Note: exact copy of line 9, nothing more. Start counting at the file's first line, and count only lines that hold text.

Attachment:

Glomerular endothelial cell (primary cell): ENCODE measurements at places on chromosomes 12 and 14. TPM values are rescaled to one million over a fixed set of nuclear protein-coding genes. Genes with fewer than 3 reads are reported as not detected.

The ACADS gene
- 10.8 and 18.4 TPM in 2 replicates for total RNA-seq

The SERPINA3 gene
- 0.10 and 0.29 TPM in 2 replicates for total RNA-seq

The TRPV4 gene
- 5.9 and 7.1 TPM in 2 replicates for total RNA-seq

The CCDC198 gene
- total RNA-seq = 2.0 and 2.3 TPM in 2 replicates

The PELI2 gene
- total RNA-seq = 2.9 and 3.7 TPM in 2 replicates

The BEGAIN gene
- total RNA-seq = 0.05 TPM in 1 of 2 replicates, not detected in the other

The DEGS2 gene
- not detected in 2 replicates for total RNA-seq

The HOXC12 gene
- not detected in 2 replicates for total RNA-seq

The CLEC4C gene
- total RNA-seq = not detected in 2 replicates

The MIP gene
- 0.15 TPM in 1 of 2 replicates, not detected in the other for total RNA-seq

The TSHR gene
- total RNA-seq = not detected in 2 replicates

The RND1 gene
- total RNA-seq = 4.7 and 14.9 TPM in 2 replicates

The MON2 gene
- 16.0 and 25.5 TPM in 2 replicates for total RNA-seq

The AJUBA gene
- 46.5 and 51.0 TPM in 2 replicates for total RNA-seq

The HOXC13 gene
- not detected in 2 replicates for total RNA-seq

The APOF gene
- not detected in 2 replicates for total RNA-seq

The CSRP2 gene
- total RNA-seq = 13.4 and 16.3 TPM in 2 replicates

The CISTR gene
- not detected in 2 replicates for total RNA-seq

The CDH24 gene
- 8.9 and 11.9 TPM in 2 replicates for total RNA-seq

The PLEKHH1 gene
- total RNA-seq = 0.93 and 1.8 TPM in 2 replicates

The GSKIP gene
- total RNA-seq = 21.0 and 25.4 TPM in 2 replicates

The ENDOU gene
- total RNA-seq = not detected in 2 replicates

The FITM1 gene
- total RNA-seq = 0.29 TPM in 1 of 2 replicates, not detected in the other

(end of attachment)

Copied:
- total RNA-seq = 2.0 and 2.3 TPM in 2 replicates